Tuesday, October 1, 2013

When Karma Bites Your Ass (Real Madrid 0 – Atletico Madrid 1)

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AS' cover yeterday was spot on. Atletico Madrid played like a proper football team. Real Madrid's played like a Suburban Millionaire's neighbourhood team where the players hardly knew each other.
I suppose that it’s REALLY now safe to say that this season’s likely La Liga winners are going to be Barcelona.
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And with that, I also suppose that the team to place second this season will be Madrid... and at the rate things are going on at the moment, it looks to be Atletico Madrid.
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It was bound to happen sometime – Real Madrid were bound to lose a match in the Ancelotti era at some point. So now here it is – at the hands of our city rivals. Losing however wasn’t what hurt me. Diego Simeone's Atletico Madrid side has been rising and rising over the past few years. It was inevitable that at some point, they were going to beat us. What really hurt me was how Real Madrid were so hapless and so unprepared to face Atleti. They were all over us and there was ZERO coherence in the way that Real Madrid played - it was as if everyone was just waiting for Ronaldo or Bale to magically score... or for the Atleti of the past 14 years to turn up and self-destruct... or for the ref to call a ridiculously dubious penalty ala Elche. Yup: the ref's incompetence bailed us out on that one. Last Saturday however, Atleti's brilliance and our team's incompetence allowed Karma to haunt us. We may have escaped from the draw midweek, but we did not escape from the jaws of defeat last Saturday. There's no denying that some form of justice was served onto Real Madrid.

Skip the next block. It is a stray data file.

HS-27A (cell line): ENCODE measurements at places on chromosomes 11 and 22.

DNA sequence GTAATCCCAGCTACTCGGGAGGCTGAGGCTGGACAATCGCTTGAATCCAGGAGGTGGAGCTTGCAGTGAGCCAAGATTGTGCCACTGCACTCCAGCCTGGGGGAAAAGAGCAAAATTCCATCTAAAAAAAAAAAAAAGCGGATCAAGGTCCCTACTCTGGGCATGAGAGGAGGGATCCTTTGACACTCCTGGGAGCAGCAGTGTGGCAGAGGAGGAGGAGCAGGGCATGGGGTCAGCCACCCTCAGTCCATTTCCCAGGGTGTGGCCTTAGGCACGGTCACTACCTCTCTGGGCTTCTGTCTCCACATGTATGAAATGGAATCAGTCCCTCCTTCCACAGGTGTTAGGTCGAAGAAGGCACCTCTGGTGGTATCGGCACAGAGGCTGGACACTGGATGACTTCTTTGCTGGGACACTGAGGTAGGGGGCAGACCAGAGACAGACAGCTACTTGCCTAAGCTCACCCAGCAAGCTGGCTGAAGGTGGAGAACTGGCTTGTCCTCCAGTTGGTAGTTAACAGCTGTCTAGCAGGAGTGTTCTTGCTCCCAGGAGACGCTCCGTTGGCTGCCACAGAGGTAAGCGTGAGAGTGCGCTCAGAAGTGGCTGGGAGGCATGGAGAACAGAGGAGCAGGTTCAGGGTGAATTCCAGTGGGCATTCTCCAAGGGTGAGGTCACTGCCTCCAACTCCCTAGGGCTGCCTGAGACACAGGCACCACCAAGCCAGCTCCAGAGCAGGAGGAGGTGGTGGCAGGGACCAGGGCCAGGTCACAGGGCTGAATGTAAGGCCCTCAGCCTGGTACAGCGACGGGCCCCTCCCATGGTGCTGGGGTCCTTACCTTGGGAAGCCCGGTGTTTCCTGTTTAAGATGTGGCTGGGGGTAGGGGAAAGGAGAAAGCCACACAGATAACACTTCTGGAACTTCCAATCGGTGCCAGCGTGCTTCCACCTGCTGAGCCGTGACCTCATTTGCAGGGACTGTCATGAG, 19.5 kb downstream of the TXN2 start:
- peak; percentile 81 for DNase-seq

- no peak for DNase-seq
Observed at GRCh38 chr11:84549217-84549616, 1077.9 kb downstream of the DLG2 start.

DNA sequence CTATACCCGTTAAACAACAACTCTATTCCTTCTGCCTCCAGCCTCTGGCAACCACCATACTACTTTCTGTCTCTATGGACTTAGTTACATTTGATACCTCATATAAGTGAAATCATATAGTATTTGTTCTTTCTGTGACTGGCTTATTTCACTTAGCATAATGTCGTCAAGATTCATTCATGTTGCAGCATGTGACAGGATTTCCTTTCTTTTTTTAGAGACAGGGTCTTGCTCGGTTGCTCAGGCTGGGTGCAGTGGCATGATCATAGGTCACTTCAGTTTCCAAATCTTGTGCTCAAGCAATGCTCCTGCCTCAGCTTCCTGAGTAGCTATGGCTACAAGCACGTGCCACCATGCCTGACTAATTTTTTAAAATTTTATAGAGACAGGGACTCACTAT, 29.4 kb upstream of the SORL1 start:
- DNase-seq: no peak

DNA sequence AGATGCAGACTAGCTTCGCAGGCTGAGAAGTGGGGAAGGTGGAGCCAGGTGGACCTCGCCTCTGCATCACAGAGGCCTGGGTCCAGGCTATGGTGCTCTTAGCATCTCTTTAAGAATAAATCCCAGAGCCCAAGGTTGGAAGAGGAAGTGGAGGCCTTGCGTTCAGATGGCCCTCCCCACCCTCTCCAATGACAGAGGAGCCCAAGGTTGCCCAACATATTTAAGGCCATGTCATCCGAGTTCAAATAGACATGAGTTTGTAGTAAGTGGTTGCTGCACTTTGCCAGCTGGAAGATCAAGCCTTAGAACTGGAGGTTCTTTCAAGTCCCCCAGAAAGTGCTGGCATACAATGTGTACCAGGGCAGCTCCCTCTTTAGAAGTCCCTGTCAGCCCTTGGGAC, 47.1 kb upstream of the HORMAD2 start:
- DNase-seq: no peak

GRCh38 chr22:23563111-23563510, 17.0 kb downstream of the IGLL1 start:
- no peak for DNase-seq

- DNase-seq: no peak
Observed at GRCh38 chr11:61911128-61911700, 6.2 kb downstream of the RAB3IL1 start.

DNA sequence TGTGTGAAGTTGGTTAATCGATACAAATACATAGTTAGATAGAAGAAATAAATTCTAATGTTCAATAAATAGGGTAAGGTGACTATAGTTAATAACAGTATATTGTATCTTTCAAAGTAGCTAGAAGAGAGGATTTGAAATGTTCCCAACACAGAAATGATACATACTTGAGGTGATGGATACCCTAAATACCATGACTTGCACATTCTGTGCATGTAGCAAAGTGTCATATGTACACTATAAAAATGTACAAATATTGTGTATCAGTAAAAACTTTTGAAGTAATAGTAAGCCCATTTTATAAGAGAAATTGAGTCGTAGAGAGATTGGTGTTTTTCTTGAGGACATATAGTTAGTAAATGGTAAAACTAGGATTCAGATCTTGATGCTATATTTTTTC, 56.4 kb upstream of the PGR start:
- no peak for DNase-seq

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Missing Ingredients
At the heart of all this are the questions that Madridisimo is asking our coach Carlo Ancelotti. Mourinho's team had the inherent weakness of cracking through teams who 'park the bus' yet was ridiculously devastating and irresistible when given the opportunity to play with directness (on the counter). Ancelotti's team was supposed to be a different one: with an emphasis towards more possession and patient build-up play. What I realize however is that despite the supposed difference in approach and playing style between Ancelotti and Mourinho's Madrids, many of the ingredients remain the same and that the quality of the team's players do not necessitate an overhaul of the squad to accommodate this desired stylistic change.
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A Dance Partner for the '10'
Whether it was Mesut Ozil or Isco, whether it's a 4-2-3-1 (Mourinho), a 4-3-3 (Ancelotti) or a 4-4-2 (Ancelotti), Madrid always had another creative player in the middle as a 'dance partner' for the '10'. With Ozil, it was Alonso - and now under Ancelotti, with Alonso still recovering, it has been Modric. The partnerships have been very logical in a stylistic sense too: For Mou it was a midfielder with unparalleled passing range (Alonso) hitting long, raking vertical and diagonal passes to a mobile '10' in the final third of the pitch to create 'Formula 1 Football'. For Ancelotti, the team's most successful spells in attack have been borne from the combination passing of Modric and Isco.